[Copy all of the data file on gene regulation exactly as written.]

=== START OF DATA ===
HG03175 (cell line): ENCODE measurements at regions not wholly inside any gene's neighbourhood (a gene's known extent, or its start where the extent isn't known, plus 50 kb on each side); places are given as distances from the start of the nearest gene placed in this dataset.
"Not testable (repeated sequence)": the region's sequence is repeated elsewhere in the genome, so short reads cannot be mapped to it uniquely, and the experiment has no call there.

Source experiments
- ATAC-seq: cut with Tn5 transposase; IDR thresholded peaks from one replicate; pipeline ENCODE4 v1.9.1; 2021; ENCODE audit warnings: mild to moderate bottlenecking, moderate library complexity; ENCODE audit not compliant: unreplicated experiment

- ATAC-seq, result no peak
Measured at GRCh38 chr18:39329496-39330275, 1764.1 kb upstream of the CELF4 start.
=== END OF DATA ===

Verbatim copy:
HG03175 (cell line): ENCODE measurements at regions not wholly inside any gene's neighbourhood (a gene's known extent, or its start where the extent isn't known, plus 50 kb on each side); places are given as distances from the start of the nearest gene placed in this dataset.
"Not testable (repeated sequence)": the region's sequence is repeated elsewhere in the genome, so short reads cannot be mapped to it uniquely, and the experiment has no call there.

Source experiments
- ATAC-seq: cut with Tn5 transposase; IDR thresholded peaks from one replicate; pipeline ENCODE4 v1.9.1; 2021; ENCODE audit warnings: mild to moderate bottlenecking, moderate library complexity; ENCODE audit not compliant: unreplicated experiment

- ATAC-seq, result no peak
Measured at GRCh38 chr18:39329496-39330275, 1764.1 kb upstream of the CELF4 start.